We must keep in mind that 67P is known to present jets, so it is unlikely that the entire surface is active: we expect that this would lead to local variations in the crust thickness. However, the spectra were observed over a fraction of the comet rotation phase, sometimes quite long, which makes it almost impossible to identify a specific active area. We have therefore considered several cases to estimate the area of active surface. First, we assumed that the nucleus is a sphere, with the overall surface being active. Second, we used the total nucleus area from the shape model provided by Lowry et al. (2012). Then, we considered the total area illuminated during the spectroscopic observations. We find that the active area has a limited effect on the crust thickness compared to other parameters, such as the thermal conductivity or the orientation of the spin axis. For instance, we find that Δr varies strongly with the latitude at the surface of 67P, and thus also with the orientation of the spin axis. For example, if we assume the axis is perpendicular to the orbital plane, Δr can vary from 1mm at the poles to a dozen centimetres at the equator. For reference, we present in Table 2 the maximum crust thickness encountered on the surface of 67P in our simulations.

We stress again that the overall surface is not necessarily covered by the same amount of dust. Rosenberg & Prialnik (2009) even suggest that 67P surface is not entirely covered by dust at all, based on comparing of post-perihelion water production rates with those computed by their model with and without dusty crust. We estimate that the maximum crust thickness is ~12 cm, which is consistent with the crusts of several centimetres found by de Sanctis et al. (2005), Kossacki & Szutowicz (2006), and Rosenberg & Prialnik (2009) based on water production rates.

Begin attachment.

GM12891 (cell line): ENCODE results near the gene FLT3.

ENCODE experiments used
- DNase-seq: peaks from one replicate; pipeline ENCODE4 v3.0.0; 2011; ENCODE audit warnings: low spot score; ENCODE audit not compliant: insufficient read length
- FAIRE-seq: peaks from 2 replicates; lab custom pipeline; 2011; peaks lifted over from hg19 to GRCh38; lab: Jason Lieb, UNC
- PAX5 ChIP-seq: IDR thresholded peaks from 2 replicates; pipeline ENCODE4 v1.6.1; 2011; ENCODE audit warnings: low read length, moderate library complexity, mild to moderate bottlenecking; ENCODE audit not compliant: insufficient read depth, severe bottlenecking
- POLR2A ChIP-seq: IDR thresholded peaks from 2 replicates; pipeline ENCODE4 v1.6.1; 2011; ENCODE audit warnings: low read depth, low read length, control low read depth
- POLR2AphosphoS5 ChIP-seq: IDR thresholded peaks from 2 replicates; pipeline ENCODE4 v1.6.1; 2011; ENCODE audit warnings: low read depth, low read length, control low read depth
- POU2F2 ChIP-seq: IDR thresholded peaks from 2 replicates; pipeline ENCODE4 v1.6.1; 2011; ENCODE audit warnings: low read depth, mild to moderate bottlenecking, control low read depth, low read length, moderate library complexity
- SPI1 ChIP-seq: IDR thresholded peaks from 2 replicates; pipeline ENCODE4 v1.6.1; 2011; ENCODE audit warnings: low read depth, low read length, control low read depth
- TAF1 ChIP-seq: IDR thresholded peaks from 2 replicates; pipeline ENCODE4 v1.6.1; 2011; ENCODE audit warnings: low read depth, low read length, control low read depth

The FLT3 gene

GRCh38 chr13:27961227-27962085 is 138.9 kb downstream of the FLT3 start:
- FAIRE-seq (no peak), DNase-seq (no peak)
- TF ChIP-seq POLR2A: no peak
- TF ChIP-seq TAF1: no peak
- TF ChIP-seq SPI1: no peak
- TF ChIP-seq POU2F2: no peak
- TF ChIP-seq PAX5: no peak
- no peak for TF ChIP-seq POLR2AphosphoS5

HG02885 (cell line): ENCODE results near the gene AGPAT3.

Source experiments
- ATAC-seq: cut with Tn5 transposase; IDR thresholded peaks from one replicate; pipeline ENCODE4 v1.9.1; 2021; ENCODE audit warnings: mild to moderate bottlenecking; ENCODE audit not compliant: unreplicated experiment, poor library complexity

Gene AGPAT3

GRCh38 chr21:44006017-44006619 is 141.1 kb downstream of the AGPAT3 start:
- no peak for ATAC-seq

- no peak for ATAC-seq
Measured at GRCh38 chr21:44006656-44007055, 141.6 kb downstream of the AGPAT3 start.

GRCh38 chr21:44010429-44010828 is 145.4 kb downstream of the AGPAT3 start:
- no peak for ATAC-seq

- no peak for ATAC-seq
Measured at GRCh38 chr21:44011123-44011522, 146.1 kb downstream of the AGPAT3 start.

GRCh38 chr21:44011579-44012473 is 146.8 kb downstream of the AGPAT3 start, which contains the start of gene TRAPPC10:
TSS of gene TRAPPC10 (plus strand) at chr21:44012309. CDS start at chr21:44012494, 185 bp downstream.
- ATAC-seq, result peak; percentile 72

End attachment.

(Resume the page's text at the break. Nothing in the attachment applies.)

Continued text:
Table 2

Maximum crust thickness encountered at the surface of 67P.

Table 3

Pre-perihelion dust production of 67P in terms of Afρ values.

5. Dust activity

The dust production of 67P is approximated in terms of Afρ, which provides useful constraints to compare the comet to others and to monitor its activity along its orbit (see Table 3). However, these measurements must be treated with caution, since the use of Afρ assumes a steady state coma (i.e. a symmetric coma produced by a constant source, emitting grains moving with a constant velocity away from the nucleus, and with constant scattering properties), an assumption that we know not to apply to 67P (Tozzi et al. 2011; Snodgrass et al. 2013). These measurements are nonetheless useful for gaining direct access to the dust column density along the line of sight and to the processes dominating the evolution of the dusty coma once the grains are emitted. A steady-state coma is expected to have a linear surface brightness profile, with a slope of –1 on a logarithmic scale. If effects of the solar radiation pressure are accounted for, this slope should be –1.5 (Jewitt & Meech 1987). Several other processes can affect the surface brightness profiles and produce slopes that are different from these values, such as the sublimation of icy grains, the contamination from gases, or a variable mass loss from the nucleus. The surface brightness profiles for 67P are plotted in Fig. 2. They have been fitted on their linear part, with the innermost pixels left out: the corresponding slopes are presented in Table 4. Consistent values were published by Snodgrass et al. (2013), based on the same R-band observations but with different data reduction and calibration. Our Afρ values are also consistent with those published by Fulle et al. (2010).

thumbnail Fig. 2

Surface brightness profiles for comet 67P from May 2008 (top) to September 2008 (bottom), plotted as magnitude vs. ρ, the distance from the nucleus in km. Most error bars are smaller than the symbols.